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and complicated arterial and venous reconstructions. As such, cardiopulmonary bypass and

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aortic cross clamp times are often longer in Fontan patients undergoing transplantation. 84 Recent examinations of transplant outcomes in Fontan patients have shown that they are at

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increased risk for early mortality after transplantation, but that medium and long-term mortality is similar to patients with other forms of congenital heart disease. 85-87 Therefore, heart transplantation should be considered an effective therapy for end stage Fontan failure and PLE is expected to improve in most cases. 85

ACCEPTED MANUSCRIPT Conclusion Introduction of the Fontan procedure and subsequent modifications have created a

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palliative strategy for patients with single ventricle anatomy and physiology. The Fontan circulation is not as efficient as a biventricular circulation and patients are subject to

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chronic venous hypertension, abnormal pulmonary vascular resistance and low cardiac output. Despite the inherent drawbacks, the Fontan operation remains the best palliative

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strategy for single ventricle patients at the current time. The limitations of this palliative approach are becoming evident as more patients are presenting with failing Fontan

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physiology. There are multiple causes of Fontan failure which makes this a challenging group of patients to treat. The lack of effective therapies highlights the need for continued

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investigation into treatments and interventions that will preserve optimal Fontan

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hemodynamics and prevent the progression to failure.

ACCEPTED MANUSCRIPT References 1. Fontan F, Baudet E. Surgical repair of tricuspid atresia. Thorax 1971; 26: 240-248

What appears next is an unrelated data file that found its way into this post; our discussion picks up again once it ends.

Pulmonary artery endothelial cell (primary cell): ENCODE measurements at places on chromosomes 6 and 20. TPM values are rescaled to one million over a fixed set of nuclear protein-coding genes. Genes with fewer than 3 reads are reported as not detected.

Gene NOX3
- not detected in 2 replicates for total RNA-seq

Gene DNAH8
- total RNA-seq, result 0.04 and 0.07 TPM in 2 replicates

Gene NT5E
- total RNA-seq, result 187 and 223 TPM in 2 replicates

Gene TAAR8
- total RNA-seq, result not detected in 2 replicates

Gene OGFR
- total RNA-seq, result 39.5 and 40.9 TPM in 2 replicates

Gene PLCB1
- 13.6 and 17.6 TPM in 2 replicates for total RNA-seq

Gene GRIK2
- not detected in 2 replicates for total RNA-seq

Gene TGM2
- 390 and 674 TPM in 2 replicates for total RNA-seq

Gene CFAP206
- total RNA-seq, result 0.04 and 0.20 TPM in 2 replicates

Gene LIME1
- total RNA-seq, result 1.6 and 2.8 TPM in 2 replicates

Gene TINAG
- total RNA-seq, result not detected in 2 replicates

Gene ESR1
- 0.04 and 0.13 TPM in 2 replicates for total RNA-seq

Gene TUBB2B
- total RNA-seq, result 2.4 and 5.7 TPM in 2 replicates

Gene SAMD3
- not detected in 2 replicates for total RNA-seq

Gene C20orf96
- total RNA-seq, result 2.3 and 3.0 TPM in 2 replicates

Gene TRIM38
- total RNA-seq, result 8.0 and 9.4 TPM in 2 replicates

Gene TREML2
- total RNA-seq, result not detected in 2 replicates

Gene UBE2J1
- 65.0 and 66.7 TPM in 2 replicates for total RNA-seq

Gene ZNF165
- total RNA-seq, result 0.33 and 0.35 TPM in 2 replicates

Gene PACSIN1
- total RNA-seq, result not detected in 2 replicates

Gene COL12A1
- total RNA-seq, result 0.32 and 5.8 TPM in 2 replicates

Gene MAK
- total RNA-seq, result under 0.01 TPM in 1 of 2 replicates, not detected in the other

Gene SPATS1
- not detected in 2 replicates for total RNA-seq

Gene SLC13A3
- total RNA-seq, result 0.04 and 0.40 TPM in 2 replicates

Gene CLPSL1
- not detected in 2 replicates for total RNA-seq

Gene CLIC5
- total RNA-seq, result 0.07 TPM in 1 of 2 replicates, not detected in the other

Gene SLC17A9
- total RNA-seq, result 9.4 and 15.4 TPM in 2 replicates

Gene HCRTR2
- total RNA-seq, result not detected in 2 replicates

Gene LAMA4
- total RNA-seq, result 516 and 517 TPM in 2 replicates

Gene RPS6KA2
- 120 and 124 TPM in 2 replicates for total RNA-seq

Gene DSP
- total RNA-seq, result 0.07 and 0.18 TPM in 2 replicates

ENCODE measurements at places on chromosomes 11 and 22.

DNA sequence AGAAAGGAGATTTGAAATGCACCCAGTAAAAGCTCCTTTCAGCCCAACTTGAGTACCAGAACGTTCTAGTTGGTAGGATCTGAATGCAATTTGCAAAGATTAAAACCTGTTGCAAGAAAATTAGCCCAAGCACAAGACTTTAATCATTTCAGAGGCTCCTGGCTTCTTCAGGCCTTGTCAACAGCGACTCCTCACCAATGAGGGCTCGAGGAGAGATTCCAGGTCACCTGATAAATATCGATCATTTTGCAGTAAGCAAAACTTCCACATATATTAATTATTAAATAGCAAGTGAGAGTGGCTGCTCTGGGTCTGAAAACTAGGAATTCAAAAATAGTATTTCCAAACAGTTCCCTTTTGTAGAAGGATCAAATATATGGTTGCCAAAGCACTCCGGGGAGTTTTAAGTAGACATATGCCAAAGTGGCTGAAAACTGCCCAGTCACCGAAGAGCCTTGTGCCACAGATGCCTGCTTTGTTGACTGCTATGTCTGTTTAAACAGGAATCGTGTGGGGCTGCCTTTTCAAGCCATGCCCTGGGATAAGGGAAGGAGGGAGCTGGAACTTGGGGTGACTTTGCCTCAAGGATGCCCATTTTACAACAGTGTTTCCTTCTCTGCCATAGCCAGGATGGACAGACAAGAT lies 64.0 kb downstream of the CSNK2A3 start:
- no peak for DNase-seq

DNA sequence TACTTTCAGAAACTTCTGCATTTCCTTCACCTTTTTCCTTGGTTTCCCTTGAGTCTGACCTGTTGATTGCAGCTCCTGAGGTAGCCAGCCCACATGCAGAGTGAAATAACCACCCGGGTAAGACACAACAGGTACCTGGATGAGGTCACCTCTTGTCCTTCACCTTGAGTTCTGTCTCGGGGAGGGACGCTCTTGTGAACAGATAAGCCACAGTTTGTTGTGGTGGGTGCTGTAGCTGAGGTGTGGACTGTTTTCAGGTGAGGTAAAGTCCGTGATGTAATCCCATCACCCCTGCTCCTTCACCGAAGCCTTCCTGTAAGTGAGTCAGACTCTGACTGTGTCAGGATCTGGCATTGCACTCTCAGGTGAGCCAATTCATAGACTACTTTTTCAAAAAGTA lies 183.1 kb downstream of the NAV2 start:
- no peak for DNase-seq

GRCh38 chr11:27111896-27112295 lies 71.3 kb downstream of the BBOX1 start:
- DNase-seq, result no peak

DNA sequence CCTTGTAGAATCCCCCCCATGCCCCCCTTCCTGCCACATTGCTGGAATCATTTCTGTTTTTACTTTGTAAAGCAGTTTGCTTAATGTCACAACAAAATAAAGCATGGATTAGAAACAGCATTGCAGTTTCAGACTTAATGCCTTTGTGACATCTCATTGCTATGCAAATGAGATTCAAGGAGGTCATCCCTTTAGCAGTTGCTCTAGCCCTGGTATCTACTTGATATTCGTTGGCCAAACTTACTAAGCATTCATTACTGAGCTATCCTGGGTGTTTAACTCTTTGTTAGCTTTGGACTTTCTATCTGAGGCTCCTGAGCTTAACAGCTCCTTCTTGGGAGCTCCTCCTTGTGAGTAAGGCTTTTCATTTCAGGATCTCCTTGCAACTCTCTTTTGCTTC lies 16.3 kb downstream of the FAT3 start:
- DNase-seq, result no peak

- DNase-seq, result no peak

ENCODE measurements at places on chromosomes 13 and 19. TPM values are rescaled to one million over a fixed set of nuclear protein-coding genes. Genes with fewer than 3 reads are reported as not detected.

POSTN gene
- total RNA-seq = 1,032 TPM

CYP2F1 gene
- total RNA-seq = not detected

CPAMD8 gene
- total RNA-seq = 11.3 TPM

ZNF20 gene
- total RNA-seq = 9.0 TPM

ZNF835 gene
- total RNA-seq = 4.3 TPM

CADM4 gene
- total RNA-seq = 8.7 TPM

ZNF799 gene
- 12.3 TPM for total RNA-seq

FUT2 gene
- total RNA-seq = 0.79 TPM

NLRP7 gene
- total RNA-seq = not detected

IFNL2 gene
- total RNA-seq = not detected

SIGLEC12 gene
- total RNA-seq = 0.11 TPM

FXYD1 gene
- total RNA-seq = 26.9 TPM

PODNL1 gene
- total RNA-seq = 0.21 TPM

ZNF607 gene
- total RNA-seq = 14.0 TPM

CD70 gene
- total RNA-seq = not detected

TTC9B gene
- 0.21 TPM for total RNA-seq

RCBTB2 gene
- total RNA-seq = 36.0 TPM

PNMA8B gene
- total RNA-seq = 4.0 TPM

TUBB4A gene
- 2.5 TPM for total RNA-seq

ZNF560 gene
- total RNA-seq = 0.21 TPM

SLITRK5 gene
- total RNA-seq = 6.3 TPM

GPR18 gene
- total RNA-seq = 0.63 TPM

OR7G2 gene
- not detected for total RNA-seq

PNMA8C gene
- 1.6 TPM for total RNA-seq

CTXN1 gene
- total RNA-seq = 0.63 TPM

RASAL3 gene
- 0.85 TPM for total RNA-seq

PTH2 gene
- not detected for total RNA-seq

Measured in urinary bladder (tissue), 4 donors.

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23. Alsaied T, Alsidawi S, Allen C et al. Strategies for thromboprohylaxis in Fontan circulation: a meta-analysis. Heart 2015; 101: 1731-1737 24. Mertens L, Hagler D, Sauer U et al. Protein-losing enteropathy after the Fontan operation: an international multicenter study. PLE study group. J Thorac Cardiovasc Surg 1998; 115: 1063-1073 25. Goldberg D, Shaddy R, Ravishankar C et al. The failing Fontan: etiology, diagnosis and management. Expert Rev Cardiovasc Ther 2011; 9: 785-793 26. Schumacher K, Stringer K, Donohue J et al. Fontan-associated protein-losing enteropathy and plastic bronchitis. J Pediatr 2015; 166: 970-977 27. Thacker D, Patel A, Dodds K. Use of oral budesonide in the management of proteinlosing enteropathy after the Fontan operation. Ann Thorac Surg 2010; 89: 837-842 28. Ryerson L, Goldberg C, Rosenthal A et al. Usefulness of heparin therapy in protein-losing enteropathy associated with single ventricle pallliation. Am J Cardiol 2008; 101: 248-251 29. John A, Phillips S, Driscoll D et al. The use of octreotide to successfully treat proteinlosing enteropathy following the Fontan operation. Congenit Heart Dis 2011; 6: 653-656 30. Reinhardt Z, Uzu O, Bhloe V et al. Sildenafil in the management of the failing Fontan circulation. Cardiol Young 2010; 20: 522-525

ACCEPTED MANUSCRIPT 31. Avitabile C, Goldberg D, Dodds K et al. A multifaceted approach to the management of plastic bronchitis after cavopulmonary palliation. Ann Thorac Surg 2014; 98: 634-640

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32. Dori Y, Keller M, Rychik J et al. Successful treatment of plastic bronchitis by selective lymphatic embolization in a fontan patient. Pediatrics 2014; 134: 590-595

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34. Hannan R, Zabinsky J, Salvaggio J et al. The Fontan operation: the pursuit of associated lesions and cumulative trauma. Pediatr Cardiol 2011: 32: 778-784